AIANY Honors 2012 Design Award Winners: Architecture

East, Newsletter
Thursday, March 8, 2012
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Structure for Long Dock Park, Architecture Research Office.

Structure for Long Dock Park, Architecture Research Office. (James Ewing)

[Editor's Note: This the first in a four-part series documenting the winners of the AIANY's 2012 Design Awards, which are broken down into four categories: architecture, interiors, unbuilt work, and urban design. This list covers the architecture awards, but additional segments spotlight winners in interiors, unbuilt work, and urban design.]

On March 5, the AIA New York released its list of 2012 Design Award winners, honoring the best design by New York-based architects and built work in New York City. The awards in the architecture category cover a wide spectrum of scales and locations from a portico gallery at New York’s Frick Collection to a pedestrian bridge in France to a hospital in Boston. A jury consisting of Thomas H. Beeby, Anne Fougeron, and Carme Pinós selected the winners, awarding the Clyfford Still Museum in Denver by Allied Works and the National September 11 Memorial in Lower Manhattan by Handel Architects and Davis Brody Bond with Peter Walker Partners top prize, the Architecture Honor Award. An official awards luncheon will take place on April 18 at Cipriani Wall Street to honor all the winners.

Check out all the winners after the jump.

Pictorial> An Artistic Tour of Rudolph’s Ill-Starred Government Center

East
Thursday, March 8, 2012
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The Orange County Government Center by Paul Rudolph faces an uncertain future. (Courtesy Aracelis Diamantis).

The Orange County Government Center by Paul Rudolph faces an uncertain future. (Courtesy Aracelis Diamantis).

[This photo essay accompanies AN's recent article on the pending demise of Paul Rudolph's Orange County Government Center in New York. Read more here.]

The day before Orange County Executive Director Eddie Diana presented plans for replacing architect Paul Rudolph‘s Orange County Government Center, AN took a trip up to Goshen, New York with photographer Aracelis Diamantis to check out the scene. Diamantis ditched her SLR in favor of a Hipstimatic app on her iPhone. The effect gave the building a haunted-Brutalist-house quality and amplified the the architect’s multi-textured use of concrete.

View pictorial after the jump.

New York does a David Double-Take

East, Midwest
Wednesday, March 7, 2012
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The face of David (inspired by Michelangelo) by Serkan Ozkaya. (Branden Klayko)

The face of David (inspired by Michelangelo) by Serkan Ozkaya. (Branden Klayko)

In the hustle and bustle of city life, sometimes it’s hard to find the time to visit a museum. Luckily for time-strapped New Yorkers, a massive copy of Michelangelo’s David was trucked around Manhattan on Tuesday, stopping off at the Storefront for Art and Architecture for a manifesto series called “Double” exploring the implications of creating copies, fakes, and replicas before heading to its new home at the 21c Museum Hotel in Louisville, Kentucky. This David, by conceptual artist Serkan Ozkaya is a copy of a copy of the original Florentine model, reimagined twice as tall and painted gold, making it the perfect centerpiece for the evening.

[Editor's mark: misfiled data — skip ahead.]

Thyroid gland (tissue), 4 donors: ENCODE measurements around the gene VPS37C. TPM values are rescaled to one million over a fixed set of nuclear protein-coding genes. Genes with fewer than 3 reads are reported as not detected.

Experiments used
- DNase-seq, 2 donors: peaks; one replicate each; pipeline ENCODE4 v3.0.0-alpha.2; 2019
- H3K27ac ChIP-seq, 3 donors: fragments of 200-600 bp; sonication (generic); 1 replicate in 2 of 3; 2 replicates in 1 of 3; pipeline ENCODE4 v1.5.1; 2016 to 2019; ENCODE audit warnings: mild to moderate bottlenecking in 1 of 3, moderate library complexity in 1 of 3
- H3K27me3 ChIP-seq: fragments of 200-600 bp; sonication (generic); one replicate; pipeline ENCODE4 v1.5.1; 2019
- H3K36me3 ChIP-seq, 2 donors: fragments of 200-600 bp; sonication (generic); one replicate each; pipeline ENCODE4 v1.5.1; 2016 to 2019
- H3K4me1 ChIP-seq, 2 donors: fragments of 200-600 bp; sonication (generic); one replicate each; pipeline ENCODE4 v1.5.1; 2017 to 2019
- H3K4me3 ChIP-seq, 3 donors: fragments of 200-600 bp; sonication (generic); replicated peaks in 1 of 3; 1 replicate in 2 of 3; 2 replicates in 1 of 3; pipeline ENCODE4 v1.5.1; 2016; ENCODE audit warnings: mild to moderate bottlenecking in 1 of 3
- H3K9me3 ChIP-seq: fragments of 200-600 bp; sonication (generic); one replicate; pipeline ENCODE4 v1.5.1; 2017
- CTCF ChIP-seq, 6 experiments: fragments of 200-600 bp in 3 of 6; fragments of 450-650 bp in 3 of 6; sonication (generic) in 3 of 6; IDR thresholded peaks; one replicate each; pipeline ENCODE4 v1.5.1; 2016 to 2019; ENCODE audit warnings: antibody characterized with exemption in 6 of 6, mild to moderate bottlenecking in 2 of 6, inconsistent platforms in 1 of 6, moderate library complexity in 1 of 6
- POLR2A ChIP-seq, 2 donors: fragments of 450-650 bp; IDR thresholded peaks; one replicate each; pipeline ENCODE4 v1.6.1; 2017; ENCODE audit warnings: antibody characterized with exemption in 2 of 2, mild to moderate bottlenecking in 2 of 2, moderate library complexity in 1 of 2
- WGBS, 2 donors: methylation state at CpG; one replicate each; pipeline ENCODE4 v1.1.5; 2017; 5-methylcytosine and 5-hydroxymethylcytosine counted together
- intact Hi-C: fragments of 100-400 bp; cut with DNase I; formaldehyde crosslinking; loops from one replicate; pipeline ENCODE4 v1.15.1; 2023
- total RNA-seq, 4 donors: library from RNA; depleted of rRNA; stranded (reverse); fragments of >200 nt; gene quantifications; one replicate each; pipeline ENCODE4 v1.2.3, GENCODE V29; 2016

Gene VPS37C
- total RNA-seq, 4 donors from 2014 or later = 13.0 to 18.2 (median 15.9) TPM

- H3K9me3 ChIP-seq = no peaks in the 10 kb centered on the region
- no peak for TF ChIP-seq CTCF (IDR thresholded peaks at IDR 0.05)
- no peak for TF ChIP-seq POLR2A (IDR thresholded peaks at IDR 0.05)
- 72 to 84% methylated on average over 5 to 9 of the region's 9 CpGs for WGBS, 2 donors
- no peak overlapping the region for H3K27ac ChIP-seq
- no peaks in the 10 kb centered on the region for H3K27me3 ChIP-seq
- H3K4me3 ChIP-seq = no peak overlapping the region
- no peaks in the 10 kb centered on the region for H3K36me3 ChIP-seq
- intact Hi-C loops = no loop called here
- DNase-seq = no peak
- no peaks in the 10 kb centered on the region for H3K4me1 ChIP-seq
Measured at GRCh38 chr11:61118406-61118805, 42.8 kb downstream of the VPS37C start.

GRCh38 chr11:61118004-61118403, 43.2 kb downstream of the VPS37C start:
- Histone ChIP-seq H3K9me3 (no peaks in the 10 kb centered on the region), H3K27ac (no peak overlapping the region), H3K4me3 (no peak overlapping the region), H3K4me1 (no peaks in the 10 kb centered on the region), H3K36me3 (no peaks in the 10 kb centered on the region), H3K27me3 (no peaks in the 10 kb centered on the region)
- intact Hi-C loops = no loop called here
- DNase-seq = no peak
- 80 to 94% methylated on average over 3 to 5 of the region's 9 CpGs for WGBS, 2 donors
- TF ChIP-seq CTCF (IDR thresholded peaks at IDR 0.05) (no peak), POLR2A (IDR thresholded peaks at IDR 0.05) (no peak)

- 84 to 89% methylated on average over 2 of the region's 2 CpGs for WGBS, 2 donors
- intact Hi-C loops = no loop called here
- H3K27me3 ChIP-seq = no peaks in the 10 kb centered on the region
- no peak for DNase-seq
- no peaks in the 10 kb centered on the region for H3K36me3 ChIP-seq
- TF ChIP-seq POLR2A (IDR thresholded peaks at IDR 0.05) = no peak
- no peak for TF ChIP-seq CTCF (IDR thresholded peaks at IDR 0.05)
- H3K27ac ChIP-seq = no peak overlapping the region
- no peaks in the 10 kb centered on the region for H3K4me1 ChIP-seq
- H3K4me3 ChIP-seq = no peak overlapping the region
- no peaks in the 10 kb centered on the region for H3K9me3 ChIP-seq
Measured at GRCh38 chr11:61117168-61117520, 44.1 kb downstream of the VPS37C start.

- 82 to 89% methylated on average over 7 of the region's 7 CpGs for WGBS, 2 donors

Continue reading after the jump.

Frieze Art Fair Unveils NYC Pavilion Plans

East
Wednesday, March 7, 2012
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Ariel view of the site and SO-IL's tent. (Courtesy Frieze Art Fair New York)

Frieze Art Fair’s first New York event will be housed in a distinctive serpentine structure designed by Brooklyn-based Solid Objectives—Idenburg Liu (SO-IL) architects. Continuing the tradition of creating bespoke temporary spaces for its London fairs, Frieze will construct a massive tent on the shore of Randall’s Island (don’t worry—ferries will run every 15 minutes).

Continue reading after the jump.

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Building for Brussels, at Project Projects March 11

East
Tuesday, March 6, 2012
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Building For Brussels

Building For Brussels

Presidential candidate Mitt Romney has been attacking Barack Obama lately for trying to bring European Social Democracy to this country. A new book on 44 urban transformation projects in European Union makes us wish “if only!”

The book details some well known projects—the Novartis campus in Basel, the new Bilbao Metro, and Strasbourg’s car park by Zaha Hadid architects—but it also features many lesser known projects that make Europe seem like the most interesting testing ground for transforming aging cities into new livable ones. Developed from a 2010 exhibition by Architecture Workroom Brussels, the book does not have a distributor in this country, so we are loathe to review,  but it turns out that the book is designed by New York City-based Project Projects, and they are hosting a launch of the book on Sunday, March 11 from 4-6pm at their office at 161 Bowery on the second floor.

Kimmelman Delivers at Barnard Tonight

East
Tuesday, March 6, 2012
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Gwendowlyn Wright and Michael Kimmelman at GSAPP's Wood Auditorium last night. (AN/Stoelker) Wright and Michael Kimmelman at GSAPP's Wood Auditorium last night. (AN/Stoelker)

Gwendolyn Wright and Michael Kimmelman at GSAPP's Wood Auditorium last night. (AN/Stoelker)

Forget for a moment that President Obama bumped the New York TimesJill Abramson from the dais to deliver this year’s commencement address at Barnard and not his alma mater, Columbia College. Tonight, the Times’ architecture critic Michael Kimmelman will be delivering a lecture at Barnard’s Diana Center, titled Public Space and Public Consciousness. However, a busy Kimmelman also appeared last night at GSAPP, for a conversation with Columbia Professor Gwendolyn Wright.

Read More